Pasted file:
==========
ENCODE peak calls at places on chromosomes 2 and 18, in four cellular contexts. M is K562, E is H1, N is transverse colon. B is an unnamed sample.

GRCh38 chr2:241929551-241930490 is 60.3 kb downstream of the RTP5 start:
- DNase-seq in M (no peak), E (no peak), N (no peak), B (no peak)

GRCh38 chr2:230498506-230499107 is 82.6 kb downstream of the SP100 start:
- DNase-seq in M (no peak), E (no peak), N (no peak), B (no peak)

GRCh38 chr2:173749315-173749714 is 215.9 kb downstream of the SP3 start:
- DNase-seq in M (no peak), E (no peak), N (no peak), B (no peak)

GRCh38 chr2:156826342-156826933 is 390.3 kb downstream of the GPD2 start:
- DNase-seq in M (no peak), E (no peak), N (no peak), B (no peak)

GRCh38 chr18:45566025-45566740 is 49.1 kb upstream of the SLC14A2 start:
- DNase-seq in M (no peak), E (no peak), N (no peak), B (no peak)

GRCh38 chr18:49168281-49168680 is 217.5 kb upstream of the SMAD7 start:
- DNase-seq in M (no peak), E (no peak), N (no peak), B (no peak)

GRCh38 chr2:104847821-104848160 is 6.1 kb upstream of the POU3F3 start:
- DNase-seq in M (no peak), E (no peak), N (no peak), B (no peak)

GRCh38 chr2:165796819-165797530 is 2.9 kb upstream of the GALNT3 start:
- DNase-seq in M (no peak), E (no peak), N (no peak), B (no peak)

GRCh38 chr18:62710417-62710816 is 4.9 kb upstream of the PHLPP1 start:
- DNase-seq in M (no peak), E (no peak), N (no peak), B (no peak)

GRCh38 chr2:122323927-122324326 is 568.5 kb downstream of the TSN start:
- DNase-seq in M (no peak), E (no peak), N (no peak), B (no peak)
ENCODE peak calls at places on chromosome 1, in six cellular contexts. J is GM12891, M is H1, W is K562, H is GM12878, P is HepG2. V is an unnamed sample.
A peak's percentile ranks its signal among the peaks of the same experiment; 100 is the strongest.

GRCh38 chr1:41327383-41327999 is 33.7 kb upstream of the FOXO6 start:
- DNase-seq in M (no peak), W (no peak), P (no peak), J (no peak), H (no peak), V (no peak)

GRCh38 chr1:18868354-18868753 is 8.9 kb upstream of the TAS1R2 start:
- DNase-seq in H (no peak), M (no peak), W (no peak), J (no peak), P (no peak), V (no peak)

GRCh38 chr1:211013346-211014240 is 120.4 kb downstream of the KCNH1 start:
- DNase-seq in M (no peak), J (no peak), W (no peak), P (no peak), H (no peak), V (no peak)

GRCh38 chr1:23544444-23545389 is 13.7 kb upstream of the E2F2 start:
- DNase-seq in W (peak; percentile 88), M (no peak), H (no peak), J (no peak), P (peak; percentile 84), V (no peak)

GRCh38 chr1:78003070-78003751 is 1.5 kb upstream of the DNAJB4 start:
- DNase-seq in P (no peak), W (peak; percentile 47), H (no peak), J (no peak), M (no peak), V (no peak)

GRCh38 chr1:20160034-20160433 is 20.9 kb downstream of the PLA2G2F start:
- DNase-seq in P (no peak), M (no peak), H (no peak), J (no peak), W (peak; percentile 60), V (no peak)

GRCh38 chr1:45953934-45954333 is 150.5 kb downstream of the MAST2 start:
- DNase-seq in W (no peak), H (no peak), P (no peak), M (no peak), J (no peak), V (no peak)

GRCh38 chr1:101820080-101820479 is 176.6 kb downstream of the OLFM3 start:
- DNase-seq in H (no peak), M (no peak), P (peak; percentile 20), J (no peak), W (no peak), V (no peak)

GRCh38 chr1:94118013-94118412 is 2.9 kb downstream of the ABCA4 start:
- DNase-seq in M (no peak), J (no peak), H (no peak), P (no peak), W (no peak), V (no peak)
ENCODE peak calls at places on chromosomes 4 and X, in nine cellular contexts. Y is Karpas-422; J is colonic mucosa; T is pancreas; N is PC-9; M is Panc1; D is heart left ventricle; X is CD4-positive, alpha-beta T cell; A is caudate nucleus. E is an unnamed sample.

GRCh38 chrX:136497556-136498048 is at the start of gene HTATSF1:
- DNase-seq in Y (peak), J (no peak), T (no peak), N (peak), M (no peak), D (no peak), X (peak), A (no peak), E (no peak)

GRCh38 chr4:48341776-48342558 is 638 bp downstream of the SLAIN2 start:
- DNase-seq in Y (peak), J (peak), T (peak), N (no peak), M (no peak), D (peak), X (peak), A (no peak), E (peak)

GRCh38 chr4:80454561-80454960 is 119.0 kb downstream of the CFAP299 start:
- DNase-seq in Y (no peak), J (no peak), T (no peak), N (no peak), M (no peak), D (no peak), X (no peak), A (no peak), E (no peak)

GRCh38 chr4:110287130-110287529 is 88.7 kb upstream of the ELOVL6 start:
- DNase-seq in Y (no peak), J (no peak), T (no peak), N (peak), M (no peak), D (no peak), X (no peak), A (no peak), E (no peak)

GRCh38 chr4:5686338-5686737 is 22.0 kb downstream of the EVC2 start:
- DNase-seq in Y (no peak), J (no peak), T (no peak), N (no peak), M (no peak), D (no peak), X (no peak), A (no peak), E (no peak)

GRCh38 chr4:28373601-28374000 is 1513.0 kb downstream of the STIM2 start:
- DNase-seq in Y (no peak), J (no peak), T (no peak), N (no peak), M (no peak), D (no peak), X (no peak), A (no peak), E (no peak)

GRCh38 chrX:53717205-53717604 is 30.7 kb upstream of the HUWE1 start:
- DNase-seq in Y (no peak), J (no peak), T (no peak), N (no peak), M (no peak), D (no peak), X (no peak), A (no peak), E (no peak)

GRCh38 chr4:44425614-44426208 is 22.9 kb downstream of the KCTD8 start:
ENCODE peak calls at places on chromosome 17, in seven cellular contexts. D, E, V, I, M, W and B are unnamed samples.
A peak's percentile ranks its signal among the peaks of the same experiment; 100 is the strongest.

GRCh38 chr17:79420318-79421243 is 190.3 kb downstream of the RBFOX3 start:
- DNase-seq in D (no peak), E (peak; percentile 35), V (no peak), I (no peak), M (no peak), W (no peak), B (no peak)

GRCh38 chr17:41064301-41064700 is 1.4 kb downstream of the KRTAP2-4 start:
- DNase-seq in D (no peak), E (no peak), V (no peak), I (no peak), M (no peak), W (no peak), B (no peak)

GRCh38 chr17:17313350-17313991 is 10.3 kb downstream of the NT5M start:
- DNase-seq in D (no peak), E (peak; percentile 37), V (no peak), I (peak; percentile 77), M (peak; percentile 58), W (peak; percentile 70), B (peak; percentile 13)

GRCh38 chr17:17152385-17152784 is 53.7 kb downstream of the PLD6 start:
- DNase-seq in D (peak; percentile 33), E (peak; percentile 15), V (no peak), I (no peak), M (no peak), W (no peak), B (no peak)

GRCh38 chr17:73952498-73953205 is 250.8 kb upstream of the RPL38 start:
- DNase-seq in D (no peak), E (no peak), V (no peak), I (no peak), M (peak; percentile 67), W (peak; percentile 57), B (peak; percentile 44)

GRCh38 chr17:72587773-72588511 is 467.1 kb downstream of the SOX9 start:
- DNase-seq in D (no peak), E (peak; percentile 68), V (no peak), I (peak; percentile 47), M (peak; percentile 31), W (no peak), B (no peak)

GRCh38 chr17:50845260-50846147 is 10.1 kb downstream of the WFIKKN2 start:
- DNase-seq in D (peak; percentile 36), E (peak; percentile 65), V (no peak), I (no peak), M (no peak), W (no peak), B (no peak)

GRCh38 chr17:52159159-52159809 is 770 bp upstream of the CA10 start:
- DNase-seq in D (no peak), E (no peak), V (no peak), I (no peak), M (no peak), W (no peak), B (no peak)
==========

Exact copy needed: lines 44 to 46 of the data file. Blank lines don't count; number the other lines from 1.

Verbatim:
- DNase-seq in Y (peak), J (no peak), T (no peak), N (peak), M (no peak), D (no peak), X (peak), A (no peak), E (no peak)

GRCh38 chr4:48341776-48342558 is 638 bp downstream of the SLAIN2 start:
- DNase-seq in Y (peak), J (peak), T (peak), N (no peak), M (no peak), D (peak), X (peak), A (no peak), E (peak)